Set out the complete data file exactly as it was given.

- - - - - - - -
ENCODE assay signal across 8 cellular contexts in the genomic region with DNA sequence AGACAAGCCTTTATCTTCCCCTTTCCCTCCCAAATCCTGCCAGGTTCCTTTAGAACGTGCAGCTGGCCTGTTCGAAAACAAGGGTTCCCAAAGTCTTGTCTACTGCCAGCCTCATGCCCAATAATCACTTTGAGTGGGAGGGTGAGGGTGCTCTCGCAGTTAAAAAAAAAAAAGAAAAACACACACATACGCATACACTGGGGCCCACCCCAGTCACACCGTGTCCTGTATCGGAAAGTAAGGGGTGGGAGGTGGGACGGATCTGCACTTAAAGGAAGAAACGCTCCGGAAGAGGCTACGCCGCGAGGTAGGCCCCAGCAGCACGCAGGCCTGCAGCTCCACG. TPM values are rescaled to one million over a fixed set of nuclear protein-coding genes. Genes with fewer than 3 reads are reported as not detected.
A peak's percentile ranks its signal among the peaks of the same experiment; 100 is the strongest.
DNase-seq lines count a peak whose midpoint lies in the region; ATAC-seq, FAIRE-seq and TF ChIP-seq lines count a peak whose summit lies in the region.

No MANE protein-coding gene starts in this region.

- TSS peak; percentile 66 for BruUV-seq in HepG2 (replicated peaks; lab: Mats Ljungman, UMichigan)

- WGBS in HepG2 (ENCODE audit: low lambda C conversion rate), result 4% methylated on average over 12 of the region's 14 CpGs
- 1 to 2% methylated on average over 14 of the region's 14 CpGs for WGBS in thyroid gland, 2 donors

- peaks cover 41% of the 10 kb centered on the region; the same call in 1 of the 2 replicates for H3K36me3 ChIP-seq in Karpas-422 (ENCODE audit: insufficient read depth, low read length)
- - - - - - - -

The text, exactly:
ENCODE assay signal across 8 cellular contexts in the genomic region with DNA sequence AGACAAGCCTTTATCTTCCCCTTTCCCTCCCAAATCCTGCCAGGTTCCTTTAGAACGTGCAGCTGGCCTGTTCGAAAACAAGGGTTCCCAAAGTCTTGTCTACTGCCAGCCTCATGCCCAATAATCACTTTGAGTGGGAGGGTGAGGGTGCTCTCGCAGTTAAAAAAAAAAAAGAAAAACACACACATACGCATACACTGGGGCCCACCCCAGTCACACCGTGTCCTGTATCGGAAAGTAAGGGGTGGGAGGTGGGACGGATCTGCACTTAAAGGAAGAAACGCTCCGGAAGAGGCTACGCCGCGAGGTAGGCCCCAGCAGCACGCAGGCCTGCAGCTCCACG. TPM values are rescaled to one million over a fixed set of nuclear protein-coding genes. Genes with fewer than 3 reads are reported as not detected.
A peak's percentile ranks its signal among the peaks of the same experiment; 100 is the strongest.
DNase-seq lines count a peak whose midpoint lies in the region; ATAC-seq, FAIRE-seq and TF ChIP-seq lines count a peak whose summit lies in the region.

No MANE protein-coding gene starts in this region.

- TSS peak; percentile 66 for BruUV-seq in HepG2 (replicated peaks; lab: Mats Ljungman, UMichigan)

- WGBS in HepG2 (ENCODE audit: low lambda C conversion rate), result 4% methylated on average over 12 of the region's 14 CpGs
- 1 to 2% methylated on average over 14 of the region's 14 CpGs for WGBS in thyroid gland, 2 donors

- peaks cover 41% of the 10 kb centered on the region; the same call in 1 of the 2 replicates for H3K36me3 ChIP-seq in Karpas-422 (ENCODE audit: insufficient read depth, low read length)